Rick Sarre writes in The Conversation (14.3.17) that government spending on crime prevention needs to be redirected to programs and policies that the research tells us are most effective.
'Crime costs Australia almost A$48 billion per year. In anyone’s language, that is a public cost that needs to be addressed urgently. Fortunately, we now have an abundance of research findings that tell us how we can do that.
'It is disappointing that there has not been any decrease in the use of expensive traditional crime control measures offered by formal justice systems. Governments continue to hire more police. Parliaments are directing courts to increase sentences. As a result, our prisons are being pushed to the limit.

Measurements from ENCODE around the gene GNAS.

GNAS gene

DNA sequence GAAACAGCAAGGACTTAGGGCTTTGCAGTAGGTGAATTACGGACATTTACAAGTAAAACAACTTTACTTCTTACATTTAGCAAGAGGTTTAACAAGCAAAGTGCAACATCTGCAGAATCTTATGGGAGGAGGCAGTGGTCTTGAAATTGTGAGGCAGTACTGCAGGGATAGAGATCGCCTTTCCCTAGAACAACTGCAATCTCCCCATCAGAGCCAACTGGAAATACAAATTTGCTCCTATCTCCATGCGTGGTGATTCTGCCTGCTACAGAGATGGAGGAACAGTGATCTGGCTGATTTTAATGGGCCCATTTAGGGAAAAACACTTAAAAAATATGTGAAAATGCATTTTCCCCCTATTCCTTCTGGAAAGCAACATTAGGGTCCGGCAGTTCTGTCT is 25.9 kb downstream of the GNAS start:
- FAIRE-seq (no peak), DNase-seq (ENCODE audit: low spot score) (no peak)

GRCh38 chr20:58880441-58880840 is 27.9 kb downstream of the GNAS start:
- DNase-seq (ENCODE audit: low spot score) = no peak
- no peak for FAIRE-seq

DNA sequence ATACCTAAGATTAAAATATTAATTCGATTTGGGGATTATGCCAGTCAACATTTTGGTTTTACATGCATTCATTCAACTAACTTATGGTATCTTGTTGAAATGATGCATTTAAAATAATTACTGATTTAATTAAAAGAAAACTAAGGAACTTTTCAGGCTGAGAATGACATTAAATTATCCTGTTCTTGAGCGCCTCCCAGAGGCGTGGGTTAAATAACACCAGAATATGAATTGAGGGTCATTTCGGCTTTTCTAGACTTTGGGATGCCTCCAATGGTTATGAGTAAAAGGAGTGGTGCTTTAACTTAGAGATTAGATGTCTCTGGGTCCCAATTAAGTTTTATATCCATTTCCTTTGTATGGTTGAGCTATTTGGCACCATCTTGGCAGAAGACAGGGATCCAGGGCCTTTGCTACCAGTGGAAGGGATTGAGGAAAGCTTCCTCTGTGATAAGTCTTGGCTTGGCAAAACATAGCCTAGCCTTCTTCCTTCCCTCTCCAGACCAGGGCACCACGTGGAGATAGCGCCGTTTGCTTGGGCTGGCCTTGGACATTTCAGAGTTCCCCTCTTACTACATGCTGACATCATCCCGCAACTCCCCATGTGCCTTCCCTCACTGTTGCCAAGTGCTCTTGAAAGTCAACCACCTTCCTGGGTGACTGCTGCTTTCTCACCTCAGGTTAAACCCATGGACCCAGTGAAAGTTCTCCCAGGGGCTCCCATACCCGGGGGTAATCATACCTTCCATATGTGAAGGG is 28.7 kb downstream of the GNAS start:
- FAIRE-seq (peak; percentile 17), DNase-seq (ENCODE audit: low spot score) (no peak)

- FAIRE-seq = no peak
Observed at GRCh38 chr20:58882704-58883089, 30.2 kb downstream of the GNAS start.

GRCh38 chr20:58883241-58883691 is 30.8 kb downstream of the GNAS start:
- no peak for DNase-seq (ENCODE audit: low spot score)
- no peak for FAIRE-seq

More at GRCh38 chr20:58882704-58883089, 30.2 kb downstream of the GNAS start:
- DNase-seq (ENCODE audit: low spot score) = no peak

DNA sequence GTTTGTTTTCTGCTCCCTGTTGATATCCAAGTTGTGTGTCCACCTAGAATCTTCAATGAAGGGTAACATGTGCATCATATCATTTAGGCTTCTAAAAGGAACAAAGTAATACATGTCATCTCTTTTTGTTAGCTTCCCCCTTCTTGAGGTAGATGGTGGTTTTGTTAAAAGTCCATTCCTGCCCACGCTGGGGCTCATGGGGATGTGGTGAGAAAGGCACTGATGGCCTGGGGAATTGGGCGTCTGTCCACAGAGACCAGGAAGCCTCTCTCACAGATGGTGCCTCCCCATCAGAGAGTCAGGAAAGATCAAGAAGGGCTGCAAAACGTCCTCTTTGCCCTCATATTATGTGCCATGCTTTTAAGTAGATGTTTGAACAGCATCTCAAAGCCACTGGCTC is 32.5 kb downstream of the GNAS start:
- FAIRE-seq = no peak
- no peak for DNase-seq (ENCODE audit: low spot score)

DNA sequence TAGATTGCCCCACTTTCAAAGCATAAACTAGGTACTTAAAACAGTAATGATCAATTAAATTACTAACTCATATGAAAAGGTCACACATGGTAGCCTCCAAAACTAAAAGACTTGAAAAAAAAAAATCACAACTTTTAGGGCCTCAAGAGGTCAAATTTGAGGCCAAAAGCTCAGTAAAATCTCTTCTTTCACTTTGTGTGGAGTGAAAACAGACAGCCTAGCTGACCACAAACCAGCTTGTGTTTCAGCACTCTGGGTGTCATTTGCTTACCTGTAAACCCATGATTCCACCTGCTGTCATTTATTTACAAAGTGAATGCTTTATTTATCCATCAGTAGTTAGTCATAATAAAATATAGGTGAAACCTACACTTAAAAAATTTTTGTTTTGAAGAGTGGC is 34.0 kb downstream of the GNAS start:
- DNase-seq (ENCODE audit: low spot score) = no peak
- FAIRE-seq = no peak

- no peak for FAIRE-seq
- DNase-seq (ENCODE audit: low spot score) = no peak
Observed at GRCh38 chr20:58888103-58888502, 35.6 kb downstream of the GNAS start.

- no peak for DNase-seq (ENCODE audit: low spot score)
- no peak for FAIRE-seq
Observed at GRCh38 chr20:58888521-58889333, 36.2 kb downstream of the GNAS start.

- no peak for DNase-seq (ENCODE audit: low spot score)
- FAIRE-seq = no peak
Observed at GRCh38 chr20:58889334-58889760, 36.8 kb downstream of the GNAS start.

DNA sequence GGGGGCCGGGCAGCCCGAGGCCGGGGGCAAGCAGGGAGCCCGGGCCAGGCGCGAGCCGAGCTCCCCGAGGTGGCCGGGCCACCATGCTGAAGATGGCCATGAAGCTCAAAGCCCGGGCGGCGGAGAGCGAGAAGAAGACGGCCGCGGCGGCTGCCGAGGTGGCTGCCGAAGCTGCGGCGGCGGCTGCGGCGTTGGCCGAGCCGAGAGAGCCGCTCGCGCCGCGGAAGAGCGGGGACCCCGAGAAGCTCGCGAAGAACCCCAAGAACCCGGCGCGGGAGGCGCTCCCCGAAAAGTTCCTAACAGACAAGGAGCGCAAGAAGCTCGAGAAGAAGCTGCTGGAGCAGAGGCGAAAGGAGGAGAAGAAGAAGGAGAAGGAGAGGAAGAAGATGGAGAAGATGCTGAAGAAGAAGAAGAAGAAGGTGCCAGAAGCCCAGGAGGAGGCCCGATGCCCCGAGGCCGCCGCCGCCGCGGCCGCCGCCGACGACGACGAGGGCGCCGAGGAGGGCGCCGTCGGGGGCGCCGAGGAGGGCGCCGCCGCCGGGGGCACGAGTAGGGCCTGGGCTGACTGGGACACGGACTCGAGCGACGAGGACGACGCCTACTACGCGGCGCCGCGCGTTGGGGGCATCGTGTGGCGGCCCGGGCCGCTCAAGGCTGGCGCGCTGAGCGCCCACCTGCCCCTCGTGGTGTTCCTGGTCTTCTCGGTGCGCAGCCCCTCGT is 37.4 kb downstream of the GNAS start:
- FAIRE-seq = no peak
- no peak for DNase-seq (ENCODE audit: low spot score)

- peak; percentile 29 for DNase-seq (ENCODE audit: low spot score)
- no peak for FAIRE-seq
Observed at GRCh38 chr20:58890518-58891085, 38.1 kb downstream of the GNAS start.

'At the same time, most crime is declining across the nation. Although it is tempting, we need to be careful not to overstate any connection between the fall in crime and punitive populism.
'Formal criminal justice processes, necessary as they may be, are a blunt instrument in the fight against crime. Most processes are simply pushing today’s problems into the path of future generations.'